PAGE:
The 1980s was my favorite decade. It wasn’t the shoulder pads, big hair, Brideshead Revisited (the TV series), Farm Aid, Hands across America, yuppiebacks (Vintage Contemporaries like Jay McInerney’s Bright Lights, Big City), Tom Petty, or Cynthia Heimel’s columns in The Village Voice. I liked ’80s culture, but I enjoyed the decade mostly because I felt empowered as a woman.
I never wanted a career, though I considered myself a feminist. Is that an oxymoron? I couldn’t imagine myself in any profession. A librarian? Dull. A lawyer? Couldn’t face it. But classics turned out to be a lucky field for me in the ’80s. I was content to find a job teaching Latin at an excellent girls’ school.
I was an earnest teacher. My students could write “This sucks!” on their saddle shoes with impunity, but had to be able to identify”absolute absolutes”and “historical infinitives” to prove they were doing the translation. They bragged that they knew more Latin than their brothers and boyfriends at the prestigious boys’ school across town. It is true that I drove them through the Jenney, the first-year text, at a rapid pace, and required the upper-level classes to scan poetry at sight. I learned that girls preferred Ovid, Virgil, Catullus, and Horace to Cicero. After Cicero reduced a smart student to tears and others looked perplexed, I made a decision. Poetry would drive my program. The point was to make them love Latin literature.
Like most teachers, I had an avocation. I was an aspiring writer. And on the weekends I began to write reviews, articles, and essays. In retrospect, I wasted too much time on bubbly features and should have stuck to reviews.
And it didn’t occur to me that I was grossly underpaid. Later, I was appalled to find the freelancing men were paid more. Yes, there is sex discrimination in writing. But in the ’80s I felt empowered! I was a writer. There were no limits for me.
Were people happy for me? Not especially. And freelance writers were cautious allies at best, competing for the same jobs. At an informal meeting of women writers, a middle-aged woman said (loudly so I would hear) that I got assignments because I was “cute.” Cuteness wasn’t my thing: I had a bad haircut, no makeup, wore jeans and cowgirl boots. Did the cowgirl boots give me an aura? Should I have thanked her for the “compliment?” But later, I did know what she meant. Haggard after a hospitalization, I heard a male editor say, “She didn’t used to look this way.” Divas need to be young and pretty.
Still, I didn’t know any of that in the ’80s. We have to enjoy our youth while we’re young. And I was so excited about everything back then. I’m glad I didn’t focus on the negative.
The best thing was the joy of new experiences.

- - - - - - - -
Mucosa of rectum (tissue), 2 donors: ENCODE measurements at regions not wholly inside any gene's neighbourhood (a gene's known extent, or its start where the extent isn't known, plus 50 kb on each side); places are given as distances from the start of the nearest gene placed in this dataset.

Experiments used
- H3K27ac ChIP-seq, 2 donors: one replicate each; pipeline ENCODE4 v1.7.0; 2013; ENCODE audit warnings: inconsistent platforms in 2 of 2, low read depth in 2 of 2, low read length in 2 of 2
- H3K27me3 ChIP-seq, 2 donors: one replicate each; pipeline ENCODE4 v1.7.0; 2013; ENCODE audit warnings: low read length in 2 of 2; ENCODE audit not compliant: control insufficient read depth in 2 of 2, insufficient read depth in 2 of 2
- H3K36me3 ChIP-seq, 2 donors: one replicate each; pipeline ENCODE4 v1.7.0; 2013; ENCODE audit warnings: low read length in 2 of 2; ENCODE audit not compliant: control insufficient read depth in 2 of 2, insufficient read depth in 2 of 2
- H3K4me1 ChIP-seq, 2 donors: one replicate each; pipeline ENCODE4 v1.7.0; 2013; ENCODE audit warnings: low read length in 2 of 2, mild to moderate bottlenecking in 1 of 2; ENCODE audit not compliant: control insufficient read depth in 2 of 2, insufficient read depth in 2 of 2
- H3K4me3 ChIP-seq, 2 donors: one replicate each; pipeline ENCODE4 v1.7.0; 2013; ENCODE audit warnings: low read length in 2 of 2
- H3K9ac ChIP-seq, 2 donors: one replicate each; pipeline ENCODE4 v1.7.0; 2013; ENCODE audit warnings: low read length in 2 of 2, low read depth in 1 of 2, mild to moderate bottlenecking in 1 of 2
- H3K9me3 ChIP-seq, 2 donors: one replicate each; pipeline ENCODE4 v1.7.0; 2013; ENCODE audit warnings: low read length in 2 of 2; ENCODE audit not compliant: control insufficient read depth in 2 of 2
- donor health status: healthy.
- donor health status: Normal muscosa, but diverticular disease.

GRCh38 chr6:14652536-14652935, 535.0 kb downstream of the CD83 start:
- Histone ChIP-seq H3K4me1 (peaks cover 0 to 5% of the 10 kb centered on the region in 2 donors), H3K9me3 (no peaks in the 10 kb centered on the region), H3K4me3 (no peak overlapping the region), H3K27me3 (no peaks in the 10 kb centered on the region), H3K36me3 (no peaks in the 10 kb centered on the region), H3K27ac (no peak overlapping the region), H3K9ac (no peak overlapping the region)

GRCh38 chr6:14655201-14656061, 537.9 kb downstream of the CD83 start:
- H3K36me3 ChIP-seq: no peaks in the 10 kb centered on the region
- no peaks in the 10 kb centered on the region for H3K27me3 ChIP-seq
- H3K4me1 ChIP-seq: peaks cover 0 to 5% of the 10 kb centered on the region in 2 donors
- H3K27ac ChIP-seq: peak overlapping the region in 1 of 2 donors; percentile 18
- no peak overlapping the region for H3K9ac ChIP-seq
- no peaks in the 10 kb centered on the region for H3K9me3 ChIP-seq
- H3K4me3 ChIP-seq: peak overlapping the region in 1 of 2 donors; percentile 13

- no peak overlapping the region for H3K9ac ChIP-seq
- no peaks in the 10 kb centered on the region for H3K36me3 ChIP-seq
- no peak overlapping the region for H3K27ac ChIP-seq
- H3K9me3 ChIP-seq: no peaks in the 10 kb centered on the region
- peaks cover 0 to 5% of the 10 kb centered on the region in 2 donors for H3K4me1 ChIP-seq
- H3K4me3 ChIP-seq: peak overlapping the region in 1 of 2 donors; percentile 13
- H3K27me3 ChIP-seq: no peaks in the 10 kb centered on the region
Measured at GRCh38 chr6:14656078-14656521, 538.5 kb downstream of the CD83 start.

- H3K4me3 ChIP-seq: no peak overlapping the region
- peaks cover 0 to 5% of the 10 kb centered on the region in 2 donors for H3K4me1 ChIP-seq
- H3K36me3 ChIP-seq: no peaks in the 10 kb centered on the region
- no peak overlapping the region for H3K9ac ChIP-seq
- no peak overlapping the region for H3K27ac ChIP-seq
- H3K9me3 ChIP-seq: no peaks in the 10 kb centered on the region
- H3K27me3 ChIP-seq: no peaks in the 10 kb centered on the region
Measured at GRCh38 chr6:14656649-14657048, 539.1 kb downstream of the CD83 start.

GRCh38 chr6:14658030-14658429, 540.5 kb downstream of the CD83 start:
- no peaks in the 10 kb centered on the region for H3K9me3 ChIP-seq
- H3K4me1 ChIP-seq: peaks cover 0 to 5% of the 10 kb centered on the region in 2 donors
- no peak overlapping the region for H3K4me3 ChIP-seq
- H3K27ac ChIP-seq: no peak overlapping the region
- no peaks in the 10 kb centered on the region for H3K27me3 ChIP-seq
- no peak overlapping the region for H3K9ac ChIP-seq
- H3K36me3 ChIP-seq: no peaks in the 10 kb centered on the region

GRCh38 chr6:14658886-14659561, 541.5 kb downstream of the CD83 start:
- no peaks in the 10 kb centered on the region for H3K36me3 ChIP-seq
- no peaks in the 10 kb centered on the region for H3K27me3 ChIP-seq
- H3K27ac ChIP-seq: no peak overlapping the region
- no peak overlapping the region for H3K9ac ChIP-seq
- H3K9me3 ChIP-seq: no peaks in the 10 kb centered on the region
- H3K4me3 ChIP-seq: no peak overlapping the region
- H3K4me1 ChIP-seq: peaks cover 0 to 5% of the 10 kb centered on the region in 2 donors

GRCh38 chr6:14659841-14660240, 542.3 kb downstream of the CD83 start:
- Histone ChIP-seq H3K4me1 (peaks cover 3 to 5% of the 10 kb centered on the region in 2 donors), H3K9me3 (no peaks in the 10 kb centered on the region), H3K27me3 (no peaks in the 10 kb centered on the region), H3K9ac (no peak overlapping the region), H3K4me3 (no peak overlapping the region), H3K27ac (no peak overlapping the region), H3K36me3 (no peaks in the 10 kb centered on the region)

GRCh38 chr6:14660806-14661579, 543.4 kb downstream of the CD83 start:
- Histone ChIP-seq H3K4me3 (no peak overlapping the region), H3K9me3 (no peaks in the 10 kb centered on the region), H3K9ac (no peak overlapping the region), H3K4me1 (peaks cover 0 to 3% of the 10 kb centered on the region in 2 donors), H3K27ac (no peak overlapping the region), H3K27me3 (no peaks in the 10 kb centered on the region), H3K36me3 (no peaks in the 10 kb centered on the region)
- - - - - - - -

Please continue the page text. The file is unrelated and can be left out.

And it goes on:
6 thoughts on “Why We Love the 1980s & Why We Can’t Go Back”
What a lovely piece, Kat! The eighties were your Age of Innocecnce, but you are still able to dream and be content despite experiece. Very inspiring.
Yes, it was lovely to feel good about my accomplishments. We. All need our separate ’80s!
Sent from my iPad
I’ve had happy times in my life: I loved the 1960s, which seemed to me at the time to provide a measure of liberation and truth in human relationships, and me especially another chance at life in a totally new kind of wardrobe, for I married for the first time out the 1950s and was in prison, and then married again at the end of the 1960s and threw off all convention. I was happy in the 1990s, which is given no label, but I was publishing for the first time, the coming of the Internet gave me my first group of friends to belong to, both online and off, started to go to conferences. I enjoy this second decade of the 21st century which has brought me to teach again in new kinds of college-like institutions, and more chances to write to others as the Internet has so many platforms, but I am not happy because Jim is not here. My happiness comes from within and if I have any deep companionship.
Yes, I love the different decades, and what they mean to us personally. The ’60s led the way to social change, so I understand very well how you could throw off convention and achieve what you wanted. We’re always more or less on a quest! That’s how it seems to me. The loss of Jim was tragic. But I’m so glad you’re enjoying the teaching and writing.
I’m one who did love the ’80s culture, as bizarre as it now seems. And I did have a couple of those Vintage paperbacks (but have never seen such a lovely collection)!
The ’80s were fun. Viva la ’80s! I got the pic of the Vintage books in Google, but I did read many of them years ago. 🙂